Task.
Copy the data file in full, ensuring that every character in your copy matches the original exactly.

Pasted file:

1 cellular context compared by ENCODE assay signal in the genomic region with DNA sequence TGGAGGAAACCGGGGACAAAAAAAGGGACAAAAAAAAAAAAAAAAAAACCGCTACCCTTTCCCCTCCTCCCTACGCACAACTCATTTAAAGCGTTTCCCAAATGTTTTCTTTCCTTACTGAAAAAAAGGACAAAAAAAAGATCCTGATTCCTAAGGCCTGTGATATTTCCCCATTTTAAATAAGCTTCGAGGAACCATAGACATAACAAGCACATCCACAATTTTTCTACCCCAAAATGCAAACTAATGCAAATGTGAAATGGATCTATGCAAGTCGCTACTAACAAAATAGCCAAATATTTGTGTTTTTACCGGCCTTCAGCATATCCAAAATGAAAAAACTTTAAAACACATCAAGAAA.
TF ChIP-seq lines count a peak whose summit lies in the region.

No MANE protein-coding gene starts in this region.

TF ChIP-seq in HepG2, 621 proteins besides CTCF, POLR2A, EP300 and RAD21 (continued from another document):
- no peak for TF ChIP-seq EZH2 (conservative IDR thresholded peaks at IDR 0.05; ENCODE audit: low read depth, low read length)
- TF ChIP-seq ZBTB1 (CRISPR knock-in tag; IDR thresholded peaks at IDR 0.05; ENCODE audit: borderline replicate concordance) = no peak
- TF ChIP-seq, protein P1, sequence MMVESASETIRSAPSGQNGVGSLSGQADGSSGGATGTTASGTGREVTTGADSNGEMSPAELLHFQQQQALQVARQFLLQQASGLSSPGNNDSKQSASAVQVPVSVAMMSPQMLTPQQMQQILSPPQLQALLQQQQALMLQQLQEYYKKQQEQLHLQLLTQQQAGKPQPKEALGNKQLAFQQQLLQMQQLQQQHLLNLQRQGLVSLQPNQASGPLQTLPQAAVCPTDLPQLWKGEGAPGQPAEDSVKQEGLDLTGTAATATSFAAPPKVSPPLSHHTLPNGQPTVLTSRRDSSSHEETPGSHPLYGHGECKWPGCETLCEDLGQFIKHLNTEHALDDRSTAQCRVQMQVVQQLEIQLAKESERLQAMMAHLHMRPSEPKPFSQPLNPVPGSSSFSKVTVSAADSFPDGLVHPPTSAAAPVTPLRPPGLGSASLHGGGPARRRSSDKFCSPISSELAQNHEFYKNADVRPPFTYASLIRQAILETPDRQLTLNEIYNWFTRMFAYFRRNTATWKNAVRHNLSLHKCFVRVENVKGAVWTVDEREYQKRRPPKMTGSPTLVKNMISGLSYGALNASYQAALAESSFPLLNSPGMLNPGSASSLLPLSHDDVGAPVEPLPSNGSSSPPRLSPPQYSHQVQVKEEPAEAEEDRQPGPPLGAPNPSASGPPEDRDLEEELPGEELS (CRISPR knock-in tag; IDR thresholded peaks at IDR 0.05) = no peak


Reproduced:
1 cellular context compared by ENCODE assay signal in the genomic region with DNA sequence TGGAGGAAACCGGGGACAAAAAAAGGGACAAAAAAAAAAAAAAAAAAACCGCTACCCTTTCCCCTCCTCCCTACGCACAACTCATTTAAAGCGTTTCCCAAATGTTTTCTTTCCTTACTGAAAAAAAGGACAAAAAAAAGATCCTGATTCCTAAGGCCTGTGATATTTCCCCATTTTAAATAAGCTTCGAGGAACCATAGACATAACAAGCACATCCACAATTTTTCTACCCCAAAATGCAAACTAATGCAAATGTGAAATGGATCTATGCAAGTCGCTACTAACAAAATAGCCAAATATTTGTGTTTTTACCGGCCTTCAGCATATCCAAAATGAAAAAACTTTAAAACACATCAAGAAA.
TF ChIP-seq lines count a peak whose summit lies in the region.

No MANE protein-coding gene starts in this region.

TF ChIP-seq in HepG2, 621 proteins besides CTCF, POLR2A, EP300 and RAD21 (continued from another document):
- no peak for TF ChIP-seq EZH2 (conservative IDR thresholded peaks at IDR 0.05; ENCODE audit: low read depth, low read length)
- TF ChIP-seq ZBTB1 (CRISPR knock-in tag; IDR thresholded peaks at IDR 0.05; ENCODE audit: borderline replicate concordance) = no peak
- TF ChIP-seq, protein P1, sequence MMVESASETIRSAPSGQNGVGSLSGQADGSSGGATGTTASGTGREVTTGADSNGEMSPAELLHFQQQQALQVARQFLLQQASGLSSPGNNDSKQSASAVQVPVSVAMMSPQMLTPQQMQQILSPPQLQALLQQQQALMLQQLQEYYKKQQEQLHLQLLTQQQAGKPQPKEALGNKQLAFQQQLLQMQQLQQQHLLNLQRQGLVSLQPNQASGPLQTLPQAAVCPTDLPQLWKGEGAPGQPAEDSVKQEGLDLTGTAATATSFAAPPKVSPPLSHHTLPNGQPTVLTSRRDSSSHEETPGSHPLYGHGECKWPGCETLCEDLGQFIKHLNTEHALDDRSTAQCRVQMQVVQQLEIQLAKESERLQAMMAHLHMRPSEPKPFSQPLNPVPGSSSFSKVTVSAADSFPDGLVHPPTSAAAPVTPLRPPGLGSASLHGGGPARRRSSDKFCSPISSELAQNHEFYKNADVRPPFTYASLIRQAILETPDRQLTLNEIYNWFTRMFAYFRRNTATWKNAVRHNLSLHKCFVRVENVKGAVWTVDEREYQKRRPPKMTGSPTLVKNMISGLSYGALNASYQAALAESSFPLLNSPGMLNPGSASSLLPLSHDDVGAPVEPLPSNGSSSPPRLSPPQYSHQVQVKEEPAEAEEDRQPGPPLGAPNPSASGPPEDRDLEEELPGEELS (CRISPR knock-in tag; IDR thresholded peaks at IDR 0.05) = no peak